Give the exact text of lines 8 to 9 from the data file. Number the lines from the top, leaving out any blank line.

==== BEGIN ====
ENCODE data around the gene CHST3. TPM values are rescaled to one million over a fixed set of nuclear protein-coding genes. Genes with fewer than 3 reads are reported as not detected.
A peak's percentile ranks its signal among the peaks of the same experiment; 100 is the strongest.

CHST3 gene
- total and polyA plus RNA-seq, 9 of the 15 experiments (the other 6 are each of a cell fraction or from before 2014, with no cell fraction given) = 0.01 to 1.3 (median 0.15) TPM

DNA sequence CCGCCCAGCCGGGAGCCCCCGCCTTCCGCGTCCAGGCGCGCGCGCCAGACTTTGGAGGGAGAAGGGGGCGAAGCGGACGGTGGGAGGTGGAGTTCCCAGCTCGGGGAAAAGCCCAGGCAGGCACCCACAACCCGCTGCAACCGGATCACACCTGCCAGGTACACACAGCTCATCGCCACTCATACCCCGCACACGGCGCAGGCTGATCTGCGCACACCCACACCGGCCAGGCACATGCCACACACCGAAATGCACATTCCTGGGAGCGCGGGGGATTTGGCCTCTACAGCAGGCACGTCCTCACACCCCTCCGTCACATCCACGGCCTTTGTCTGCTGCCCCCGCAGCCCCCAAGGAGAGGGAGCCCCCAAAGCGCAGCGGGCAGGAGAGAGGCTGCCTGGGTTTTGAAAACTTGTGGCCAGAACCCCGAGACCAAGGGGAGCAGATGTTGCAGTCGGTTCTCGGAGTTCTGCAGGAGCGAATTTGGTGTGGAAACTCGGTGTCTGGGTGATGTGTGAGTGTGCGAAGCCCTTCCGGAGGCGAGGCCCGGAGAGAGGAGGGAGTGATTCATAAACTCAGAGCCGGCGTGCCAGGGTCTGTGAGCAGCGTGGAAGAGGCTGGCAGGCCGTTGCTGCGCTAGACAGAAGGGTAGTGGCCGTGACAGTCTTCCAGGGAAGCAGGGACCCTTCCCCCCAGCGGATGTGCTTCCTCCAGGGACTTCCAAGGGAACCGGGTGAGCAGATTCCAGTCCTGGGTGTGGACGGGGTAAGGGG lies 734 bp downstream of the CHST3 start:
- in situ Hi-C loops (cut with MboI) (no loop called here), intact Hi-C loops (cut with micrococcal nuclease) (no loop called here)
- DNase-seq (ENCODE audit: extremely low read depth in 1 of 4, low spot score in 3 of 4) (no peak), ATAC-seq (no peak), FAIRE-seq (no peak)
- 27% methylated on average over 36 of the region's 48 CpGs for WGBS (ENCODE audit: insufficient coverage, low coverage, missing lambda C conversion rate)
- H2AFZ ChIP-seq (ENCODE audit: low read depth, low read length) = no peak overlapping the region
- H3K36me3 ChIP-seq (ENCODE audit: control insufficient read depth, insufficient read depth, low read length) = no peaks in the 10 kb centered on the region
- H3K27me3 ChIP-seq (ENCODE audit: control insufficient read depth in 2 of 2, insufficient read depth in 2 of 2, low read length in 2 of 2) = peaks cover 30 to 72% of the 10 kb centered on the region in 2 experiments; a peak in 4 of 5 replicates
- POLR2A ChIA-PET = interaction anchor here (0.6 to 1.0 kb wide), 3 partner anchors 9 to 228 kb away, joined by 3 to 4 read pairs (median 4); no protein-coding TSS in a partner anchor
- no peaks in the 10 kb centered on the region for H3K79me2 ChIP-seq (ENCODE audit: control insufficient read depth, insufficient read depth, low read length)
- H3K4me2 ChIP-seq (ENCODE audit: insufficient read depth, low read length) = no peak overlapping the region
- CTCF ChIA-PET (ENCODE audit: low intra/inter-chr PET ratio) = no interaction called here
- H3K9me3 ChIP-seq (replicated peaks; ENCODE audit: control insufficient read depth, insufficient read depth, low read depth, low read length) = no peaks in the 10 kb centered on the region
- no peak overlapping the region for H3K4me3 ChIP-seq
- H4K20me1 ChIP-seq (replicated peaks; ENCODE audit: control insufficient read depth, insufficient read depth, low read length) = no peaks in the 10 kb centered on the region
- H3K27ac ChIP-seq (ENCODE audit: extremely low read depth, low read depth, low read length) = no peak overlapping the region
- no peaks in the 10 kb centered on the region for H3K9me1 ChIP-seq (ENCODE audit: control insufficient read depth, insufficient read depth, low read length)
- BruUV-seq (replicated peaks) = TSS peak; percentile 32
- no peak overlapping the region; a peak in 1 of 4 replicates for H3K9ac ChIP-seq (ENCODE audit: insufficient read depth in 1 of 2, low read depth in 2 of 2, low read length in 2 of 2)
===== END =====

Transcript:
- 27% methylated on average over 36 of the region's 48 CpGs for WGBS (ENCODE audit: insufficient coverage, low coverage, missing lambda C conversion rate)
- H2AFZ ChIP-seq (ENCODE audit: low read depth, low read length) = no peak overlapping the region